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Insurance companies in Nevada require that motorists notify them when car accidents occur and there is property damage or injuries. Some people choose not to report crashes to insurers when there are no apparent injuries and the at-fault party is willing to pay out of pocket for property damage. Failing to report a crash, however, can be a costly mistake if injury symptoms appear later or property damage is more extensive than anticipated.

Car Insurance in Nevada

Motorists in Las Vegas must carry liability insurance on each vehicle they register in Nevada. Because Nevada is a “fault” state, the driver that causes the accident and his or her insurer is liable for personal injuries and property damages. Since modified comparative fault is used to determine liability, people may be able to recover damages even when they are partly to blame for the crash. Victims can recover damages by filing a claim with their own insurer if they carry collision coverage, filing a third-party claim with the other driver’s insurance company, or filing a personal injury lawsuit.

What to Do After an Accident

Drivers involved in an accident should move their vehicles to the side of the road if possible. They should notify the police and summons an ambulance if there are injuries. Drivers should also exchange contact and insurance information with all other motorists. The names of any witnesses should also be collected. Photos of the scene should also be taken.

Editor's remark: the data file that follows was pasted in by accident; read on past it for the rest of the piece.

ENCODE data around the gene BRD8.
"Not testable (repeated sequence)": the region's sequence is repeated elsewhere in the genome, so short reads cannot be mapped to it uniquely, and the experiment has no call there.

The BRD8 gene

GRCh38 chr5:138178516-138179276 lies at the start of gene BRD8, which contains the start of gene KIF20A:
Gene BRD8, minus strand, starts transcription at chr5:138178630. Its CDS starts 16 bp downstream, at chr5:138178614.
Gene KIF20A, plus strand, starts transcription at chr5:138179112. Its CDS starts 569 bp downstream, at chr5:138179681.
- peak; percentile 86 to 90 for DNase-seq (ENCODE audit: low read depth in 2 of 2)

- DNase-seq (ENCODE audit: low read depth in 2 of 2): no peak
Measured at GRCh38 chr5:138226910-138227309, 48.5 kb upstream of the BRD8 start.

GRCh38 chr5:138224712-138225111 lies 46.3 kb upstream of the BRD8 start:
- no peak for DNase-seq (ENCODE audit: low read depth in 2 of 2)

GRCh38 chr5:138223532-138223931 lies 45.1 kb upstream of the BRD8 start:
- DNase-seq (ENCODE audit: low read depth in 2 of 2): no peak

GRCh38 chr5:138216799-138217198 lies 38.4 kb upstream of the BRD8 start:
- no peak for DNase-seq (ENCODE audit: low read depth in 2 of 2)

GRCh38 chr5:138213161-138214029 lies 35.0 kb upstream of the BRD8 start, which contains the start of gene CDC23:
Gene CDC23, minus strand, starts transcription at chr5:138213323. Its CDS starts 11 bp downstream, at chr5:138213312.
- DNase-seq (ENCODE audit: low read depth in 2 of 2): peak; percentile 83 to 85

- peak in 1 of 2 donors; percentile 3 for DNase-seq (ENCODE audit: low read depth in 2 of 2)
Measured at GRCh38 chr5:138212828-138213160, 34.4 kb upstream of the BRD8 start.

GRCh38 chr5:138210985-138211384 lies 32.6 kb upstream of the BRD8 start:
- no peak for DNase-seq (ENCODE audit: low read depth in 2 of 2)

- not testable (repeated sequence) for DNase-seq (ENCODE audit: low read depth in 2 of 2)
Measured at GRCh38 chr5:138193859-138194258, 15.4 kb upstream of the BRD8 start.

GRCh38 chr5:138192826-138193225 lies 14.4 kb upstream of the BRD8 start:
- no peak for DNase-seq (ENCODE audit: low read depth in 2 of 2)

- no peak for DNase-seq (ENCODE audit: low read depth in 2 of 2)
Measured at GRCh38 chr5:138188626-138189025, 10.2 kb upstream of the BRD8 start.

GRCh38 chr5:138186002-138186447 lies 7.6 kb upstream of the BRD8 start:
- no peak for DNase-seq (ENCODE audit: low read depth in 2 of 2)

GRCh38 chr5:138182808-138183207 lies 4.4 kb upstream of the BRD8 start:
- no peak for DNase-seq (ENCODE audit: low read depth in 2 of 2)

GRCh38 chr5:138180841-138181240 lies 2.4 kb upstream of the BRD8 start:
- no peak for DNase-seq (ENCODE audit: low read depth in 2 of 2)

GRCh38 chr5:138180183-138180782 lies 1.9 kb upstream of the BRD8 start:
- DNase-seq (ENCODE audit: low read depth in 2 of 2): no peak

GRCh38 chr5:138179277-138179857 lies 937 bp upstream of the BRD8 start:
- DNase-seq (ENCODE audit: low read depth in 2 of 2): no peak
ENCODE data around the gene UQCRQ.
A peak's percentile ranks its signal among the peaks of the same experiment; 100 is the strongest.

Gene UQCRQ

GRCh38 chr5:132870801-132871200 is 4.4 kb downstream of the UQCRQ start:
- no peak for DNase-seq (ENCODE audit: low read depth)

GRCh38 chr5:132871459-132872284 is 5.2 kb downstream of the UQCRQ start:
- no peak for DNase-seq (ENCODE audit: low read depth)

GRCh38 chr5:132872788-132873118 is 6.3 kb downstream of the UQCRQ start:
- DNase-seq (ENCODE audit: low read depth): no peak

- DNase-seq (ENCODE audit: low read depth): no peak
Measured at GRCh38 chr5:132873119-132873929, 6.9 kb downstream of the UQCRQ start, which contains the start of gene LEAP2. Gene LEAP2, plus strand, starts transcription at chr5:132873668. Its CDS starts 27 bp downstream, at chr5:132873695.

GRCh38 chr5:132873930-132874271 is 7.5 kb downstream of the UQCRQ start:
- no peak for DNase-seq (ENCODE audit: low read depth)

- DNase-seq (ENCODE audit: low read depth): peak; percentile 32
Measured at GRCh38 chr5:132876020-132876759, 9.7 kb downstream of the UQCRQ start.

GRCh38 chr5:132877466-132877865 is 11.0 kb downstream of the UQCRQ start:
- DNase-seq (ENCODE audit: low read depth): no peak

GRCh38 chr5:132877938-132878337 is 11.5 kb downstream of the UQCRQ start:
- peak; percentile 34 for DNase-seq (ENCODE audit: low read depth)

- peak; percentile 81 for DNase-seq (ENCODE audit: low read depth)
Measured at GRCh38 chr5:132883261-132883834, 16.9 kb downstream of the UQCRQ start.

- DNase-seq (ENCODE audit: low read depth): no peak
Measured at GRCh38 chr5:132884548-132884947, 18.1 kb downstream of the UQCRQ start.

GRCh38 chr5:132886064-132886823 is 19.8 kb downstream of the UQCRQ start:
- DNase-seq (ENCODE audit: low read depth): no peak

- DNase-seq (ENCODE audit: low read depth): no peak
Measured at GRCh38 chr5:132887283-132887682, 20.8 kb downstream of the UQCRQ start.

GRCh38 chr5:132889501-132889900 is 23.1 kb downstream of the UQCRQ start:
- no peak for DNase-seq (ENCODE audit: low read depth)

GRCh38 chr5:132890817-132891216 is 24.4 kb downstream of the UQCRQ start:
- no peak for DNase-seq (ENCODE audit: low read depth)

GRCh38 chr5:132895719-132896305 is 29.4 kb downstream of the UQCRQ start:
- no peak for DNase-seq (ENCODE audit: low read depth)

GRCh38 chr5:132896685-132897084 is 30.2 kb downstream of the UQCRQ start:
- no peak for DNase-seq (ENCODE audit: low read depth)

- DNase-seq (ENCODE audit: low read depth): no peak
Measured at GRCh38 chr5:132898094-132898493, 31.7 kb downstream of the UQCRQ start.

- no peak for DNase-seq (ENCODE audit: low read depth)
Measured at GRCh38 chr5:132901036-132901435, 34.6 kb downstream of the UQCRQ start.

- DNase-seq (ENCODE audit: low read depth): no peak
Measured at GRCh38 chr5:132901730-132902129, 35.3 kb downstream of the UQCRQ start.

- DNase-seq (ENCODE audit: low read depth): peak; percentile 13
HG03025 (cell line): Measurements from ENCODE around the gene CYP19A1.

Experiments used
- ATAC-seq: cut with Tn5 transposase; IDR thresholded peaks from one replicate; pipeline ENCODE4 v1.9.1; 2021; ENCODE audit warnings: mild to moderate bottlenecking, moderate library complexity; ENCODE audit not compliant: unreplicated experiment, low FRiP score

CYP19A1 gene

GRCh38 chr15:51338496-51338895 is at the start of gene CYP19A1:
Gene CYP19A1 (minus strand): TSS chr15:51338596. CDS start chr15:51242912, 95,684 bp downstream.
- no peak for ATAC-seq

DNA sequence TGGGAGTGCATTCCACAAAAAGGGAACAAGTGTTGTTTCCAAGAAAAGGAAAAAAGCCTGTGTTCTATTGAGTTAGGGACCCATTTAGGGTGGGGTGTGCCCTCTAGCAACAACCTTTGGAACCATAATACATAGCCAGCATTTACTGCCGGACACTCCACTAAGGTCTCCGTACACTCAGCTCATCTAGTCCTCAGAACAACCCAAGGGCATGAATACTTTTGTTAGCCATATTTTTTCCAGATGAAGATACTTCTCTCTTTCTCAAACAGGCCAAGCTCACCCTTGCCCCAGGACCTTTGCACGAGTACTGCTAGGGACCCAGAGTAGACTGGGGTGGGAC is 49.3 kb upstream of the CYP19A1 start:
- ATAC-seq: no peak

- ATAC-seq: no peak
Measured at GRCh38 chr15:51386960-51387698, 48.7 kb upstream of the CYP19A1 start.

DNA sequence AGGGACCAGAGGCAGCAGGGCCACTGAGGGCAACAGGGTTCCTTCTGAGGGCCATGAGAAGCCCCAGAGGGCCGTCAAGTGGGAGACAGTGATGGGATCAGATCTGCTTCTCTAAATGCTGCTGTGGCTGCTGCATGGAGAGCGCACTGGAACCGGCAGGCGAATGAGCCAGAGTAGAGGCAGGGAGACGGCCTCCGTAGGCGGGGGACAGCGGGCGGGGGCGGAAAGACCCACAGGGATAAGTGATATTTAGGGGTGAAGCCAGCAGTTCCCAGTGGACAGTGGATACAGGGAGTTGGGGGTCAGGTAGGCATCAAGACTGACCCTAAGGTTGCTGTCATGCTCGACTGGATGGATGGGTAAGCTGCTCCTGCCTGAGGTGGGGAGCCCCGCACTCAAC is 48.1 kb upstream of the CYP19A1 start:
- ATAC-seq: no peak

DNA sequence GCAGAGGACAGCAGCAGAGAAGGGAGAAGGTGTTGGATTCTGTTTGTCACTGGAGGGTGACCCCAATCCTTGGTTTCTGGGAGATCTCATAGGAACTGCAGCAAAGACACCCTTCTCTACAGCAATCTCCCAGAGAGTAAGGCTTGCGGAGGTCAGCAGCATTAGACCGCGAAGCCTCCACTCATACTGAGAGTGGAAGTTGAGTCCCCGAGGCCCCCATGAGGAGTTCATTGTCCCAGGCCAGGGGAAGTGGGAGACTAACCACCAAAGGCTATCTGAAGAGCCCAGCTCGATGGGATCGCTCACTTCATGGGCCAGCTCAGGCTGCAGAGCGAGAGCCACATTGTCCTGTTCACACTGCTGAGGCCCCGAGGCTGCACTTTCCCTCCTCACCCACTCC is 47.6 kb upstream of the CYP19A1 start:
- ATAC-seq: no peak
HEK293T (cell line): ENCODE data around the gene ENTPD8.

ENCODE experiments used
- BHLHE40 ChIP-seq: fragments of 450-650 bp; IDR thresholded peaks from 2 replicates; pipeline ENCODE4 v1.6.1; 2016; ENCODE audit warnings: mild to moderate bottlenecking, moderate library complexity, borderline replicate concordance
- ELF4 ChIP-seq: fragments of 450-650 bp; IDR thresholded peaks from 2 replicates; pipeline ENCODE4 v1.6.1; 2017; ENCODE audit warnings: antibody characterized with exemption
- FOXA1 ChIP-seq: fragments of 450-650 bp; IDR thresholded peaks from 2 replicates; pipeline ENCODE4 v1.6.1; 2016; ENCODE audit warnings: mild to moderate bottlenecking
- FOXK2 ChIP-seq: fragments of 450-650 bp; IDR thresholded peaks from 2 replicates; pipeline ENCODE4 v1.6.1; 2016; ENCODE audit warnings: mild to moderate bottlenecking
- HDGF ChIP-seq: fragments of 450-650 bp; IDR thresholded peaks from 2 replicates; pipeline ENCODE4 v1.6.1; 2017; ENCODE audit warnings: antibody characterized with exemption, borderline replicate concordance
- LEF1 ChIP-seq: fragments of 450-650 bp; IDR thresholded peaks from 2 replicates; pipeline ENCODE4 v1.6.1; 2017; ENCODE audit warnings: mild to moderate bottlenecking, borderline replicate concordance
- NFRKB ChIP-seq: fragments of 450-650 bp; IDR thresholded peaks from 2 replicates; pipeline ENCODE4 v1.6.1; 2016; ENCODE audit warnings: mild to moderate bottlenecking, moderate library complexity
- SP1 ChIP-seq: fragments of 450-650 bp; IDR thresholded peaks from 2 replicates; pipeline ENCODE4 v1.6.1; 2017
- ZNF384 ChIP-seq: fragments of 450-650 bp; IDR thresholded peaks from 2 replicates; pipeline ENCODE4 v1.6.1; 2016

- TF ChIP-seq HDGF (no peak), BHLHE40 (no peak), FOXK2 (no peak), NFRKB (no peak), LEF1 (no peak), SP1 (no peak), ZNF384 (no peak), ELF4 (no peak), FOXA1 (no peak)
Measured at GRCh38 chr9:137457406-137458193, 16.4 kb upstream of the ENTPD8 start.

When a crash occurs, motorists should provide the following information to the insurance company.

  • The other driver’s insurance carrier and policy number;
  • The other driver’s contact information;
  • Proof of the accident; and
  • Evidence of damage.

When Not to Report an Accident

According to Consumer Reports, drivers should report accidents in the following order. First, they should report all accidents that involve another vehicle or person, even when damage doesn’t appear substantial or injuries aren’t apparent at first. Some injury symptoms take hours, days, or even weeks to appear.

Second, they should report serious solo-car accidents that result in injuries or significant property damage. Consumer Reports recommends against reporting accidents minor, low-speed accidents that occur on private property (like backing into a garage door). The damage from these accidents is unlikely to outweigh the increased premiums.

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